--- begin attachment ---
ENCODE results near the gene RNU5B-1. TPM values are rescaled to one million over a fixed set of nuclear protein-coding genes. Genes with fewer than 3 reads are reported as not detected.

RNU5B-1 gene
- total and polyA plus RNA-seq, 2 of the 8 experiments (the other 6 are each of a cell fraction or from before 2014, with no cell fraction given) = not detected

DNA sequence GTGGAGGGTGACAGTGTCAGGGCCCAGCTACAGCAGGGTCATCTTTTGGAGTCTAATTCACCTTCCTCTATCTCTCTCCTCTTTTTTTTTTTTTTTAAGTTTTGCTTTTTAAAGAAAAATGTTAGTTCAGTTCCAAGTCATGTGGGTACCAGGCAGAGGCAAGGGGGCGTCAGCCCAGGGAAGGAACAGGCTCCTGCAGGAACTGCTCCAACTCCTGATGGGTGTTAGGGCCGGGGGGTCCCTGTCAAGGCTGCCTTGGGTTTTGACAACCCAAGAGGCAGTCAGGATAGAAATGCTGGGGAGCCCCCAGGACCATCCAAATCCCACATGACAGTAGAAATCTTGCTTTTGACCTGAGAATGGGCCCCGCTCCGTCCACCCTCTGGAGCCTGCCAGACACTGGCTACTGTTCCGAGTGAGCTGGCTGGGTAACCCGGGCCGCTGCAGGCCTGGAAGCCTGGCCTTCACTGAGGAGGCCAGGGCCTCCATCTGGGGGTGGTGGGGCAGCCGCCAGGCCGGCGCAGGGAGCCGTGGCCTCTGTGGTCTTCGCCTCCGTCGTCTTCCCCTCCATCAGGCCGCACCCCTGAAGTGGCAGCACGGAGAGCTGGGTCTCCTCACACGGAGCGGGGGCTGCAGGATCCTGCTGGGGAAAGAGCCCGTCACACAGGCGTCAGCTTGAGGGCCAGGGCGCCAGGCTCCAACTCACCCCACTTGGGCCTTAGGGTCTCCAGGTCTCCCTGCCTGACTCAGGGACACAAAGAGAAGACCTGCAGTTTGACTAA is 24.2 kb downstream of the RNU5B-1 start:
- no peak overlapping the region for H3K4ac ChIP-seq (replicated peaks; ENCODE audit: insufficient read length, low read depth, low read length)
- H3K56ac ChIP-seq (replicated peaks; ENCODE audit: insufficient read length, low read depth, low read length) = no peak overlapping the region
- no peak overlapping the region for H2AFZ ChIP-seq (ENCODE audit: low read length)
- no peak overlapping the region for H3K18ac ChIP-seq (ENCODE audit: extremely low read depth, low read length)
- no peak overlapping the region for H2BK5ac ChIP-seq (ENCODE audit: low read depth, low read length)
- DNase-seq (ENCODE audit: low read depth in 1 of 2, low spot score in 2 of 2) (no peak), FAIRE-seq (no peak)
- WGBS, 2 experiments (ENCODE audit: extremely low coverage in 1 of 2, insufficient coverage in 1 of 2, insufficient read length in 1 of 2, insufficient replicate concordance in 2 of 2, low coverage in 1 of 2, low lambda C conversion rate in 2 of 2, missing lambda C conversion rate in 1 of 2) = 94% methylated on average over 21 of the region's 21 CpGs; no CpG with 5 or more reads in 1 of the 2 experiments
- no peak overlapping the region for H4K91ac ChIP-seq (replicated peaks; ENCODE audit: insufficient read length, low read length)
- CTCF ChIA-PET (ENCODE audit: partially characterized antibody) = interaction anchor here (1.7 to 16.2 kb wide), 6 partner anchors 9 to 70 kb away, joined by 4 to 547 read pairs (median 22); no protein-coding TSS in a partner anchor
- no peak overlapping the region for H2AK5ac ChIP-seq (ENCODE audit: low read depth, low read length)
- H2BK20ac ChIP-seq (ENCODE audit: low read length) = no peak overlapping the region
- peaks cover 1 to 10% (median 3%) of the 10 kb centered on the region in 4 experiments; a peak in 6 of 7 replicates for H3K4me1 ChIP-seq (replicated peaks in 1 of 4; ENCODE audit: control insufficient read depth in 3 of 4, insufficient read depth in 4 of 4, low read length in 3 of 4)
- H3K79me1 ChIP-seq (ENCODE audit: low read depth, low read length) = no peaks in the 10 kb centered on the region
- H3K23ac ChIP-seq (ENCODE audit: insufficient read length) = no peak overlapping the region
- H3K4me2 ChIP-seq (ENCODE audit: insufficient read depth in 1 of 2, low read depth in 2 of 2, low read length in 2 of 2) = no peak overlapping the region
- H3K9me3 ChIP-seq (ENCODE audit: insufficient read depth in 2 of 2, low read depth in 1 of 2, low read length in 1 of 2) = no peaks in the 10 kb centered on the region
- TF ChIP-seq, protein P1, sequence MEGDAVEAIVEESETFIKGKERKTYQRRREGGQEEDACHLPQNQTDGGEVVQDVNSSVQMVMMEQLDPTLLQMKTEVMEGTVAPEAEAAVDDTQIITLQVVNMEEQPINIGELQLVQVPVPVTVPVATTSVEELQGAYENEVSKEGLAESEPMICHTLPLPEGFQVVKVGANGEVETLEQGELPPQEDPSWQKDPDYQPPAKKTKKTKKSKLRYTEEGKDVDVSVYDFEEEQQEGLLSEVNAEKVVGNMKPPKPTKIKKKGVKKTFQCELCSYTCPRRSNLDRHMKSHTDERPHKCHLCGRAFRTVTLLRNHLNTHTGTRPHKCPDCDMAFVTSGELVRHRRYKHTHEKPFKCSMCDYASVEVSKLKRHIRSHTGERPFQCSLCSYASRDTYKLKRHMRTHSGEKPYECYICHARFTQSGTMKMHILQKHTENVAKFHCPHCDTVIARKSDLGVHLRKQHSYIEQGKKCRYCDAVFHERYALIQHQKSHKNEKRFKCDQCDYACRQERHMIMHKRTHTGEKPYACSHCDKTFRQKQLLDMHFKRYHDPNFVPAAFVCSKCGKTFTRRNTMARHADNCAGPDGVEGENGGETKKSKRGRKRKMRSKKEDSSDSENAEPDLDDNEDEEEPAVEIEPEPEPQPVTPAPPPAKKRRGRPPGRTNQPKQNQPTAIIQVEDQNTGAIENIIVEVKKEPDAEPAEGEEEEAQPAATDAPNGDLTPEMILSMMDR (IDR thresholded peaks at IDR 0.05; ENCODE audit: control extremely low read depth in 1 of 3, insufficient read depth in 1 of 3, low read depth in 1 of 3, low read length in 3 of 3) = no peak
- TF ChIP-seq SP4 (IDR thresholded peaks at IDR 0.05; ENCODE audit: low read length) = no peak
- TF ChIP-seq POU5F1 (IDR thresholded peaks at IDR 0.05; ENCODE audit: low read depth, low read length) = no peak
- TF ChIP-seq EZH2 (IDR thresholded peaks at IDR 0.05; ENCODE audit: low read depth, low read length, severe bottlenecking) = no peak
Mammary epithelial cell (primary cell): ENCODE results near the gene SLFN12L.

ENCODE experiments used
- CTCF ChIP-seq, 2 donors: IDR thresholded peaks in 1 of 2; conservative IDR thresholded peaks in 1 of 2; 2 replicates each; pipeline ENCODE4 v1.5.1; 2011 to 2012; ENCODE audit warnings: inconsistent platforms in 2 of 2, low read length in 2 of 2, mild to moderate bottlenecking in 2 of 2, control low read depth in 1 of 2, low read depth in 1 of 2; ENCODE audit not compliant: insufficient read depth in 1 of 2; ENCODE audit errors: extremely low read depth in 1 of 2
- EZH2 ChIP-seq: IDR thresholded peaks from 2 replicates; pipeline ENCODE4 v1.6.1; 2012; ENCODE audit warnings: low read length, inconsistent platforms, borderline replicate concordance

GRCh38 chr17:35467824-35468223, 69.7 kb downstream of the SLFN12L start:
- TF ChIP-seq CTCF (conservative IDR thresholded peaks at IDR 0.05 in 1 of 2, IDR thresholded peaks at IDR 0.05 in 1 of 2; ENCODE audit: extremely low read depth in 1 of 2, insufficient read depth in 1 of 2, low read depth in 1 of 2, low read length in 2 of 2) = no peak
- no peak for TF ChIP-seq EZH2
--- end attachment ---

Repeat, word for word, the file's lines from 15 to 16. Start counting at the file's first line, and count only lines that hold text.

- H2BK20ac ChIP-seq (ENCODE audit: low read length) = no peak overlapping the region
- peaks cover 1 to 10% (median 3%) of the 10 kb centered on the region in 4 experiments; a peak in 6 of 7 replicates for H3K4me1 ChIP-seq (replicated peaks in 1 of 4; ENCODE audit: control insufficient read depth in 3 of 4, insufficient read depth in 4 of 4, low read length in 3 of 4)